By Erin Sherbert
By Howard Cole
By Erin Sherbert
By Erin Sherbert
By Leif Haven
By Erin Sherbert
By Chris Roberts
By Kate Conger
The children had workbooks that Bremner's parents had sent; occasionally Wright corrected their work.
Other methods of instruction were less conventional. Wright wrote philosophical sayings on little pieces of paper and taped them to the walls at a child's eye level. To teach the toddlers how to be calm in the face of evil, Wright bought ugly reptile masks and instructed the older children to put them on and scare the younger ones. He'd watch television with the two oldest girls and point out all the lascivious male behavior. "Men are dogs," Campbell remembers him telling them.
Though Bremner's oldest daughter was 15 at the time of the family's arrest, there had been no talk of her going to college, getting a job, or dating boys. When asked what the family had envisioned their children would do when they turned 18, Wright responded with a blank look and said, "They'd live with us!"
The family's members took great pains to provide what they thought was the healthiest possible diet for their children. It was vegetarian, low-fat, and organic, substituting soy milk for cow's. But like everything else in the kids' lives, how much they ate was tightly controlled. X-rays of the children after the family's arrest showed growth disturbance lines in two of the children's bones, indicating periods of insufficient caloric intake.
The most severe problem with the diet, however, was its lack of vitamin D. Usually absorbed through the intestine from foods, particularly cow's milk, or produced by the skin when it is exposed to sunlight, vitamin D helps regulate people's calcium and phosphate levels. A deficiency can result in a softening or weakening of the bones, a condition known as rickets that can be prevented or reversed by a lifestyle that includes plenty of cow's milk and sunshine -- both of which were in short supply in the family's household.
In the wake of Ndigo's death from malnutrition, nearly all the remaining 12 children were found to be suffering from rickets. Wilson had a 5-year-old son whose legs were so badly knock-kneed they had to be broken and then reset in surgery. Her 2-year-old son was unable to sit, stand, or bear weight. To move, he pushed his head along the ground like a wheelbarrow. Campbell's 4-year-old son's arms and legs were bowed, and when he was asked by doctors to hop on one foot, he appeared to be in pain.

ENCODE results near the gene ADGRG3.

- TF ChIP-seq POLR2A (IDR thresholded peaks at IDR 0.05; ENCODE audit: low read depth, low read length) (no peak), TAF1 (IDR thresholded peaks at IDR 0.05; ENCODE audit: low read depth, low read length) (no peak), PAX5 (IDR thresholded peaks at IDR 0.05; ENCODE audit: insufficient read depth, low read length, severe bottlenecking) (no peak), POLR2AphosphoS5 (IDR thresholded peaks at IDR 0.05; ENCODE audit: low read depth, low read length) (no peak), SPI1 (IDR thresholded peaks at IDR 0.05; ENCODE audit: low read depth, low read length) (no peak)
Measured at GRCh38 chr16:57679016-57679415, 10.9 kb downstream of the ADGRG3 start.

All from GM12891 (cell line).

The family didn't see the deformities as reason to subject the children to the "MediCult," their name for evil Western doctors.
"He told us that it was just cosmetic," says Campbell. The children were genetically programmed to look that way and would probably grow out of it, Wright said. If they didn't, what did it matter? There was too much attention in Western culture paid to physical appearance anyway. The important thing was who you were on the inside. When any of the children showed signs of illness, the family would treat them with natural remedies and try to think positive thoughts.
Because, Wright said, bad things happened in the world as a result of people's karma.
"Here's Deirdre, graduated from one of the best universities in the country, intelligent, aware," says Robin Kliger, a UC Berkeley professor of anthropology and a protégé of Margaret Singer hired by the Wilsons to talk to their daughter in the early 1990s. "How did she end up way over here?"
The same could have been asked of any of the women in Wright's family. Bremner had graduated as class salutatorian from her Pasadena high school and had attended UC Berkeley as a regents scholar. Campbell had always been "very bright academically," according to her sister.
The question of how such intelligent women fell under the control of a maniacal crack addict goes to the heart of how cults work. "[I]ntelligence can be more of a liability," says Ford Greene, a San Anselmo attorney who specializes in cases involving cults. "It makes one more open."
Psychologists who study coercion believe that anyone can be taken advantage of, if approached during a low period of his life. "[Cults] go for ... people who are looking for answers, lonely, what you'd call 'normal people,'" wrote cult expert Margaret Singer.
According to psychologists who study mind control, many people are vulnerable to cult recruitment when they leave home for the first time. (This explains why many cults recruit on college campuses.) Older people may feel lonely and confused when going through a divorce, or suffering from the death of a loved one.
Wilson and Campbell met Wright when they were both 23 years old, just after parting ways with lovers, in a new city where they didn't have stable jobs or many friends. "A life transition makes people more vulnerable not just to cults, but getting involved in a shaky business deal or with a bad group of people," says Patrick O'Reilly, a clinical psychologist at UCSF and president of the San Francisco Psychological Association. "That's where the con men come in."
The con man intuits a target's dreams and concerns and presents an apparent solution.